It was confirmed yesterday (Monday, October 9) that Unity's president, CEO, chairman, and member of the company's board of directors, John Riccitiello, is retiring from his roles, effective immediately. This comes just weeks after the company announced its controversial Runtime Fee for certain users of its game engine - a decision that’s received significant backlash from developers.
In a press release (via Business Wire), it was revealed that James M. Whitehurst (who previously served as the president of IBM) will serve as the interim CEO, president, and member of the board. Meanwhile, Roelof Botha, the lead independent director of the Unity board, is the new chairman. Despite stepping down from his roles, it’s stated that Riccitiello will carry on advising the company “to ensure a smooth transition”.
“It’s been a privilege to lead Unity for nearly a decade and serve our employees, customers, developers, and partners, all of whom have been instrumental to the company’s growth,” Riccitiello said in a statement. “I look forward to supporting Unity through this transition and following the company’s future success.”
Botha praised Riccitiello for his impact on the company and stated that it “would not be where it is today without the impact of his contributions”. He added: “I remain excited for the future of Unity.”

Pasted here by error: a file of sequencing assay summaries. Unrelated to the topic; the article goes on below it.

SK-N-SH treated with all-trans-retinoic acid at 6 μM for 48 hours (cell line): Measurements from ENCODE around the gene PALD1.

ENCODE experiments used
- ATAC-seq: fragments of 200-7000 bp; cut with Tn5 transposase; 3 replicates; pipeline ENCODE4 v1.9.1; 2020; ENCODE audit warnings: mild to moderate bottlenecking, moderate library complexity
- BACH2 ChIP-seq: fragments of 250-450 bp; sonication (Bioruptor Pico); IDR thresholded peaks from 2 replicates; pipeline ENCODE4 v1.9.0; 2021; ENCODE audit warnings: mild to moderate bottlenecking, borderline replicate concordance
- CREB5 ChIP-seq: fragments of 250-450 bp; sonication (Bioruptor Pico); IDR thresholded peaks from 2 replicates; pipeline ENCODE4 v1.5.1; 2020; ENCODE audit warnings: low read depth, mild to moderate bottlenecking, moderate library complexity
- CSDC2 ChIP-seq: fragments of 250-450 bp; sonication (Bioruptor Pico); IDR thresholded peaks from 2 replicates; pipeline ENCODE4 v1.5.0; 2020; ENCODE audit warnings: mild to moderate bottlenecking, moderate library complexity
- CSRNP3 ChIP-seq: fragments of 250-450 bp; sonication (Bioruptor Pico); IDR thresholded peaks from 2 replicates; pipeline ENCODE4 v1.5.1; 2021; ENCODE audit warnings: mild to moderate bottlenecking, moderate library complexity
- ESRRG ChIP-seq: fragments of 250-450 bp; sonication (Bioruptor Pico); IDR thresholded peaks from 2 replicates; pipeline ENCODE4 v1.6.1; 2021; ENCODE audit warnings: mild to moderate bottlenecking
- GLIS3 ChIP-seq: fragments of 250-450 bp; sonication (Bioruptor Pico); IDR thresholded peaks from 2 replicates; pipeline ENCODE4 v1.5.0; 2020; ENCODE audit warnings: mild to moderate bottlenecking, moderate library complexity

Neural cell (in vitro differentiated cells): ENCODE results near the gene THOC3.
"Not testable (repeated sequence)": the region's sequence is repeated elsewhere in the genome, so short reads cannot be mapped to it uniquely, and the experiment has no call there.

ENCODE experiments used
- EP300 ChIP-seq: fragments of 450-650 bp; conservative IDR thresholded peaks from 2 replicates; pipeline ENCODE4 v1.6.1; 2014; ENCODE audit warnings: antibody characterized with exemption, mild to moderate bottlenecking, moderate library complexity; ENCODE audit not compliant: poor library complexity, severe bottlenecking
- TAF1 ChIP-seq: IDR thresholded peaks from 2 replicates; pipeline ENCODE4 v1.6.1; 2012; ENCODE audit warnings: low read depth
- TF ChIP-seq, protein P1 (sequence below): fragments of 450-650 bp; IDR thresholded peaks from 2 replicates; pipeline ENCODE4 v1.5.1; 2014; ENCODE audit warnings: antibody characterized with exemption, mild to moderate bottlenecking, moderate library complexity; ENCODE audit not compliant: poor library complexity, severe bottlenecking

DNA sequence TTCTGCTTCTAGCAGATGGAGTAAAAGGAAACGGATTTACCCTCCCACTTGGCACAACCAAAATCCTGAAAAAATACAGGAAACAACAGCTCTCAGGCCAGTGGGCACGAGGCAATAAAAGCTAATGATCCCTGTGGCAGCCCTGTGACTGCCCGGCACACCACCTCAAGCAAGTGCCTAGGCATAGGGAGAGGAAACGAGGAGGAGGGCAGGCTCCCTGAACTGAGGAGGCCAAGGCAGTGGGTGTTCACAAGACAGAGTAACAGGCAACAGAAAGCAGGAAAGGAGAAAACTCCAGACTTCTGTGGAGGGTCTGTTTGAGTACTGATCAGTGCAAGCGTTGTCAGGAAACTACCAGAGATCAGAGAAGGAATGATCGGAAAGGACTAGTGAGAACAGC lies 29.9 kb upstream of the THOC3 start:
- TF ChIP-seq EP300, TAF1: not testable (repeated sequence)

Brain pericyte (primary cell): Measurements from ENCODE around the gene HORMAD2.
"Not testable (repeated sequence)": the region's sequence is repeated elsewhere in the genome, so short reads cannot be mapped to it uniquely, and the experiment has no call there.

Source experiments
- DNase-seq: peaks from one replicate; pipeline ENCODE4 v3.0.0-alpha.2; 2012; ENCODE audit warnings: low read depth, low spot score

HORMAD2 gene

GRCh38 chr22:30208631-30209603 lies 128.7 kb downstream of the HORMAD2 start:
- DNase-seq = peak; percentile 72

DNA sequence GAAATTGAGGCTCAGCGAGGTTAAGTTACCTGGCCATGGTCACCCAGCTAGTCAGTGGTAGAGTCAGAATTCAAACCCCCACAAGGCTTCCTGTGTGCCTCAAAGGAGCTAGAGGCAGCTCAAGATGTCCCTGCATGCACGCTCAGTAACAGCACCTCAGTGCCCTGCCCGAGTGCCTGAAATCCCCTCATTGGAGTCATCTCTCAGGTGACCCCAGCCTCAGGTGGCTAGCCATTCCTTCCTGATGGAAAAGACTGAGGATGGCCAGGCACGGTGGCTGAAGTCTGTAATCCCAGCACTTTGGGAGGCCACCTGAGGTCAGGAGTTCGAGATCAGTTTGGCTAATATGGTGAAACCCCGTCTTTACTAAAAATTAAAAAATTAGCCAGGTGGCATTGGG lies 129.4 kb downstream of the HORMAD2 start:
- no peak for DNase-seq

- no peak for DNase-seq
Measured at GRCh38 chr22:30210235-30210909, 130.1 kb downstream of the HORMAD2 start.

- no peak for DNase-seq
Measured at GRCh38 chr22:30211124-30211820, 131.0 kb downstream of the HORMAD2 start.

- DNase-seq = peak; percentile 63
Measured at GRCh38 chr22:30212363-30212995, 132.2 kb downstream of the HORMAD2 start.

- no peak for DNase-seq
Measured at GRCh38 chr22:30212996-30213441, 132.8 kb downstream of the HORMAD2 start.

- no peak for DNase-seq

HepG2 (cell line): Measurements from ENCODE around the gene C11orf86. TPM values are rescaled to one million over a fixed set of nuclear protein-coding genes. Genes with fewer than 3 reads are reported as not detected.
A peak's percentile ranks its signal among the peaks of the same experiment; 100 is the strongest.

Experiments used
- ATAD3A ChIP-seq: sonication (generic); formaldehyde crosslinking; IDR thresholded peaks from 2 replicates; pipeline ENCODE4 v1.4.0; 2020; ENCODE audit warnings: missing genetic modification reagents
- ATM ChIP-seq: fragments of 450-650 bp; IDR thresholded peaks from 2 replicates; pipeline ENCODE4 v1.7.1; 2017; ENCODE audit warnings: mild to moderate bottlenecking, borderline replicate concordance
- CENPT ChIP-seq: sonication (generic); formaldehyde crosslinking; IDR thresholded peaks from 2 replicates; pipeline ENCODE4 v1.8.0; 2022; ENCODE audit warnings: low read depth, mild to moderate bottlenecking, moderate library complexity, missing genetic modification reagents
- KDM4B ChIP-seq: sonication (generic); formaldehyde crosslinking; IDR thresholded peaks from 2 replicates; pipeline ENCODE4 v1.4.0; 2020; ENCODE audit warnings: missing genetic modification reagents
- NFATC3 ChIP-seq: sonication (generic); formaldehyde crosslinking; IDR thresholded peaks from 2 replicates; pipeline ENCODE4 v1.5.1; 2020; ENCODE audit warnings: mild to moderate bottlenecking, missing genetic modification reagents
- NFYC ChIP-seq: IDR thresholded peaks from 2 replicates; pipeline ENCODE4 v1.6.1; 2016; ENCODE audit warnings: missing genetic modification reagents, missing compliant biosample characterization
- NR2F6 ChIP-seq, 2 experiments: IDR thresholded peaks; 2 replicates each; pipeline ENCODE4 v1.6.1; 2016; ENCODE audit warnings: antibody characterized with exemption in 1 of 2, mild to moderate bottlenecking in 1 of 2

The Unity Runtime Fee was first announced last month when it was originally stated that anyone whose games had reached certain thresholds (based on their revenue and lifetime installs) would be subject to an additional monthly fee, calculated using the number of additional installs that their games received beyond the initial threshold set by Unity.
However, not long after this announcement (and the backlash that followed), the president of Unity Create, Marc Whitten, responded with an apology and outlined a number of changes that are being made to the policy before it’s rolled out next year. For example, the changes will no longer apply to Unity Personal or Unity Plus users, but for those that the fee can potentially impact (on Pro and Expertise), it will only apply to games created using the next Long Term Support (LTS) releasing in 2024, meaning that games that have already been completed will remain unaffected unless they’re upgraded.
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Catherine is a News Writer for TechRadar Gaming. Armed with a journalism degree from The University of Sheffield, she was sucked into the games media industry after spending far too much time on her university newspaper writing about Pokémon and cool indie games, and realising that was a very cool job, actually. She previously spent 19 months working at GAMINGbible as a full-time journalist. She loves all things Nintendo, and will never stop talking about Xenoblade Chronicles.